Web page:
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Re:, LIBTOOL and shared/static builds.

From: address@hidden
Subject: Re:, LIBTOOL and shared/static builds.
Date: Mon, 25 Jun 2018 10:46:37 -0700

> I’m curious - it’s neat that slibtool exists, but if you need
> functionality offered by libtool then why not just use libtool?

Frankly libtool is 12,000+ line shell script which is hard to
understand, maintain, fix and is rather slow.

A while ago with my 6 core AMD FX-6350 cpu I tested building
libtomcrypt with both libtool and slibtool using six make jobs. This
program does heavily use libtool, but does not use autotools.

With libtool:

real    0m43.242s
user    2m9.735s
sys     0m38.435s

With slibtool:

real    0m12.180s
user    0m42.789s
sys     0m10.406s

Another way to represent the performance difference is by compiling a
single file and measuring the system calls with 'strace -fc'.

libtool --mode=compile --tag=CC /bin/true -c foo.c


slibtool --mode=compile --tag=CC /bin/true -c foo.c

Here with a simple hello world I am seeing 1682 system calls with
libtool and 345 with slibtool.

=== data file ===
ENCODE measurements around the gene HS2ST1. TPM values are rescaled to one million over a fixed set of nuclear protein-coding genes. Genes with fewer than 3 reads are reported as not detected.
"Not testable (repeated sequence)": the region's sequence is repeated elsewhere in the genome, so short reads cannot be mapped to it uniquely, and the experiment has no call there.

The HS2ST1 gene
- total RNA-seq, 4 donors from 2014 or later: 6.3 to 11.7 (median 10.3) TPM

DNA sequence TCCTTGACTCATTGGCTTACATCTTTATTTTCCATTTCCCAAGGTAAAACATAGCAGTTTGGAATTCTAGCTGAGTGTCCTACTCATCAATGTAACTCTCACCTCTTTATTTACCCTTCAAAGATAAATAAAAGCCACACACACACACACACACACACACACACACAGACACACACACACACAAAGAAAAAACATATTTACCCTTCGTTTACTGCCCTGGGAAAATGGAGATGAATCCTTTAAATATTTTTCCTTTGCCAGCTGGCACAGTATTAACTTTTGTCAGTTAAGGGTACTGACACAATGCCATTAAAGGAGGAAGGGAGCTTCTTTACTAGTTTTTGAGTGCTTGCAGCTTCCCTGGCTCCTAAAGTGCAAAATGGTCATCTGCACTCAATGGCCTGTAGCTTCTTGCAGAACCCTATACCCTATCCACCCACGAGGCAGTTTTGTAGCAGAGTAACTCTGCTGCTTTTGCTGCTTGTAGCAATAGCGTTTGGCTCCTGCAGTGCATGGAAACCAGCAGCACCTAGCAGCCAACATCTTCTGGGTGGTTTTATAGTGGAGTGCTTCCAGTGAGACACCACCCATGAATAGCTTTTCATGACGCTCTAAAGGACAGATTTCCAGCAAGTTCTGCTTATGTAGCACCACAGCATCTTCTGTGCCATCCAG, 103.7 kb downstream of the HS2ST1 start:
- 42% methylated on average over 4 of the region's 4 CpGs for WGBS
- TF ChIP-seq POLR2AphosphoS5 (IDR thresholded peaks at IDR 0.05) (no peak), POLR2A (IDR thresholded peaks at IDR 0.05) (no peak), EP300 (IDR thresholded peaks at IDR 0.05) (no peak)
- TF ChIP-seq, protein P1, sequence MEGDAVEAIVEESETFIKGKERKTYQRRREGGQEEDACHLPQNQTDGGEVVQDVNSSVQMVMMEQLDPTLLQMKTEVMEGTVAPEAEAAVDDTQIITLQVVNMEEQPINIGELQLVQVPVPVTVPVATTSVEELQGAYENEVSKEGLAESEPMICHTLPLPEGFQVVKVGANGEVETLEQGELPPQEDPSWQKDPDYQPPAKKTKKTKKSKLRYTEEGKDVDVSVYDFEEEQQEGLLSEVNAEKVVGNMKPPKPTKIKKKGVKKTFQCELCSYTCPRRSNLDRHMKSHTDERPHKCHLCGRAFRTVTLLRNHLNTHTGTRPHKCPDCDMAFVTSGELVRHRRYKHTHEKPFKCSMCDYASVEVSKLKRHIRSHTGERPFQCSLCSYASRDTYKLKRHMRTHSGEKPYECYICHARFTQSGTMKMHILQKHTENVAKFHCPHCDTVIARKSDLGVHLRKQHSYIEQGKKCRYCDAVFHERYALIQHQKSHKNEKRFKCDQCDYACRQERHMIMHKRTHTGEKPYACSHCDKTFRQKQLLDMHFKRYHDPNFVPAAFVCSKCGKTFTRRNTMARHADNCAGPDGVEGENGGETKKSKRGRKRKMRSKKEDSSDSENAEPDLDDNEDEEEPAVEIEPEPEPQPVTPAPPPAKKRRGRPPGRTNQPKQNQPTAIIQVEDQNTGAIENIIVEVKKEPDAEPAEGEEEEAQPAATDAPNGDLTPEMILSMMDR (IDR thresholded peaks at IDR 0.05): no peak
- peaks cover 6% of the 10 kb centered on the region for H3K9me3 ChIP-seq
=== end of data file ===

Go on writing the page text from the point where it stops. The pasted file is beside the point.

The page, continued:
$ cat /tmp/hello.c 
#include <stdio.h>
int main()
   // printf() displays the string inside quotation
   printf("Hello, World!");
   return 0;

These performance boosts can make a significant difference with
projects like mesa which are updated often. The smaller and actively
maintained code base is also encouraging, but another thing I would
like to point out is that one of libtool's "features" is that it will
ignore bugs from various or files and will
successfully build a program with potentially unintended behavior.

One example I recall is where I found a which was
incorrectly using sed on the output of some internal commands and
feeding the compiler bogus flags. Libtool silently swallowed the bug
and moved on where slibtool helpfully printed the error, allowed the
bug to be found and then fixed.

Additional benefits are that installing the .la files is optional (Most
programs will not break if they are missing) and that there is only one
slibtool binary for all the supported targets and target flavors.

My understanding is the problem here is that slibtool works at a lower
level than libtool and as a result is not able to rely on what is not
in files like as libtool can. This should be relatively
easy to fix in automake (?) with making it possible to obtain this
information easier.

Alternative suggestions on how to improve this would be of course

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